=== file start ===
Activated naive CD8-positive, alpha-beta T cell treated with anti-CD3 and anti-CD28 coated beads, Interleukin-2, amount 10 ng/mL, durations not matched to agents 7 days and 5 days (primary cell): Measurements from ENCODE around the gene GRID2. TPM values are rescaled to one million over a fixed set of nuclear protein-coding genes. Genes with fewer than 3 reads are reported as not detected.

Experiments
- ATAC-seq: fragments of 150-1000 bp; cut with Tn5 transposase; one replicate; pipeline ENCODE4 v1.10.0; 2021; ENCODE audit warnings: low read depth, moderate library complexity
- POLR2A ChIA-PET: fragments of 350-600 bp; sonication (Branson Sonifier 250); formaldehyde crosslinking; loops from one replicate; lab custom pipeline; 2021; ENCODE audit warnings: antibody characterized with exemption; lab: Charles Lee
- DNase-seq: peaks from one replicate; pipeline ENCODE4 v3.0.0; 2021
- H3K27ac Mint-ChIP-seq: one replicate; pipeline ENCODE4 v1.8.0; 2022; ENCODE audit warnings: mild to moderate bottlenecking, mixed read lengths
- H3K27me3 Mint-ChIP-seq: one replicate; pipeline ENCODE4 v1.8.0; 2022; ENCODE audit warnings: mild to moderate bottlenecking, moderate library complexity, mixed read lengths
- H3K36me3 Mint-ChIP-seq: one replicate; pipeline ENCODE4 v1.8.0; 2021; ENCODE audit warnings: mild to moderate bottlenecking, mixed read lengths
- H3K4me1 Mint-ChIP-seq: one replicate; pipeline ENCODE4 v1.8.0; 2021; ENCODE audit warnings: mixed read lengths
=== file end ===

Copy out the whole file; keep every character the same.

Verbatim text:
Activated naive CD8-positive, alpha-beta T cell treated with anti-CD3 and anti-CD28 coated beads, Interleukin-2, amount 10 ng/mL, durations not matched to agents 7 days and 5 days (primary cell): Measurements from ENCODE around the gene GRID2. TPM values are rescaled to one million over a fixed set of nuclear protein-coding genes. Genes with fewer than 3 reads are reported as not detected.

Experiments
- ATAC-seq: fragments of 150-1000 bp; cut with Tn5 transposase; one replicate; pipeline ENCODE4 v1.10.0; 2021; ENCODE audit warnings: low read depth, moderate library complexity
- POLR2A ChIA-PET: fragments of 350-600 bp; sonication (Branson Sonifier 250); formaldehyde crosslinking; loops from one replicate; lab custom pipeline; 2021; ENCODE audit warnings: antibody characterized with exemption; lab: Charles Lee
- DNase-seq: peaks from one replicate; pipeline ENCODE4 v3.0.0; 2021
- H3K27ac Mint-ChIP-seq: one replicate; pipeline ENCODE4 v1.8.0; 2022; ENCODE audit warnings: mild to moderate bottlenecking, mixed read lengths
- H3K27me3 Mint-ChIP-seq: one replicate; pipeline ENCODE4 v1.8.0; 2022; ENCODE audit warnings: mild to moderate bottlenecking, moderate library complexity, mixed read lengths
- H3K36me3 Mint-ChIP-seq: one replicate; pipeline ENCODE4 v1.8.0; 2021; ENCODE audit warnings: mild to moderate bottlenecking, mixed read lengths
- H3K4me1 Mint-ChIP-seq: one replicate; pipeline ENCODE4 v1.8.0; 2021; ENCODE audit warnings: mixed read lengths